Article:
Spiritual alertness and divine guidance bring protection

A Christian Science perspective: Prayers for divine direction away from harm.

I had just left a friend’s home in central London and decided to explore various streets and neighborhoods nearby. I wandered from street to street enjoying myself. At one point, however, I realized that something was very wrong. There were no people anywhere to be seen and no cars passing by. This was not natural for the time of day or part of town. I felt an urgent need to pray.

Through the years, I have found great comfort and help by turning thought to God, divine Mind, for guidance and direction. Knowing that divine Love (another name for God) is everywhere present, I have learned that there is no place I can be where God is not. Understanding God to be Love, and that He fills all space, shows that He is constantly loving and caring for His creation, which includes everyone.

The Psalmist tells us, “God is our refuge and strength, a very present help in trouble” (Psalms 46:1).

I stood still for a few moments, affirming my inseparability from God and listening for His loving direction. The thought kept coming to me that I needed to be alert and get out of the area as soon as possible. I asked divine Mind to guide me, because I did not know where I was at that point and had no map or guidebook with me.

As I looked around, I felt impelled to take a certain street. While walking, I continued to pray.

As a life-long student of Christian Science I knew that man – each one of us as God’s creation – is spiritual. We dwell in God, the divine Mind, eternally safe in God’s care. Therefore I did not have to be afraid.

The words of a favorite hymn of mine came to mind:

... listening for Thy voice,
I hear Thy promise old and new,
that bids all fear to cease:
My presence still shall go with thee
And I will give thee peace. (Violet Hay, “Christian Science Hymnal,” No. 136, © CSBD)

I was led to take several different streets, and suddenly came to an intersection that was barricaded and filled with police and other emergency vehicles. An official using a megaphone told me to walk slowly toward them. He later wanted to know who I was, how I had gotten there, and why I was out on the street. He said the area had been blocked off because of an active bomb threat, and that people had been told to stay off the streets. I had not heard an announcement and apparently had already been inside the affected area when it was closed off on all sides.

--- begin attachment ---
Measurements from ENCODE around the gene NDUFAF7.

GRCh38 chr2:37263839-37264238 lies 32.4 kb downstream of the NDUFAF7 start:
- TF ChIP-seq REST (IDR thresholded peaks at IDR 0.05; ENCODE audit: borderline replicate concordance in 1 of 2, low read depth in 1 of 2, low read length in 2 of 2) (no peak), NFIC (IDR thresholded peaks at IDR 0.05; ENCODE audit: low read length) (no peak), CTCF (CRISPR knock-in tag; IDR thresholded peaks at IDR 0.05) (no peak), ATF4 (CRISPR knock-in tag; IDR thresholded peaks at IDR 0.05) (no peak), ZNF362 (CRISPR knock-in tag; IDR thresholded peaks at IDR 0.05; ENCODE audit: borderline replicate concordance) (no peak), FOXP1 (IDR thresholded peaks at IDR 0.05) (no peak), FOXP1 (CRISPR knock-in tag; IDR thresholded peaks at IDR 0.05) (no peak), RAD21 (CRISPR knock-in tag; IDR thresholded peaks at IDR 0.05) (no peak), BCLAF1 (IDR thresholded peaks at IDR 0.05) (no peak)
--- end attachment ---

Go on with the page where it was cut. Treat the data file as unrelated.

After extensive questioning, I was told I could leave, but to be careful throughout my stay because the Irish Republican Army had increased its activities at that time and people were on heightened alert.

Mary Baker Eddy, the Discoverer and Founder of Christian Science, states in the chapter “Prayer” of “Science and Health with Key to the Scriptures”: “In divine Science, where prayers are mental, all may avail themselves of God as ‘a very present help in trouble.’ Love is impartial and universal in its adaptation and bestowals” (pp. 12-13).

Every man, woman, and child has direct access, through spiritual intuition, to divine Mind’s direction at all times. No one is ever truly alone or left to his or her own devices. All can be strengthened and protected by God’s angels, His guiding thoughts, no matter where they are.

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Dear Reader,

About a year ago, I happened upon this statement about the Monitor in the Harvard Business Review – under the charming heading of “do things that don’t interest you”:

“Many things that end up” being meaningful, writes social scientist Joseph Grenny, “have come from conference workshops, articles, or online videos that began as a chore and ended with an insight. My work in Kenya, for example, was heavily influenced by a Christian Science Monitor article I had forced myself to read 10 years earlier. Sometimes, we call things ‘boring’ simply because they lie outside the box we are currently in.”

If you were to come up with a punchline to a joke about the Monitor, that would probably be it. We’re seen as being global, fair, insightful, and perhaps a bit too earnest. We’re the bran muffin of journalism.

But you know what? We change lives. And I’m going to argue that we change lives precisely because we force open that too-small box that most human beings think they live in.

The Monitor is a peculiar little publication that’s hard for the world to figure out. We’re run by a church, but we’re not only for church members and we’re not about converting people. We’re known as being fair even as the world becomes as polarized as at any time since the newspaper’s founding in 1908.

We have a mission beyond circulation, we want to bridge divides. We’re about kicking down the door of thought everywhere and saying, “You are bigger and more capable than you realize. And we can prove it.”

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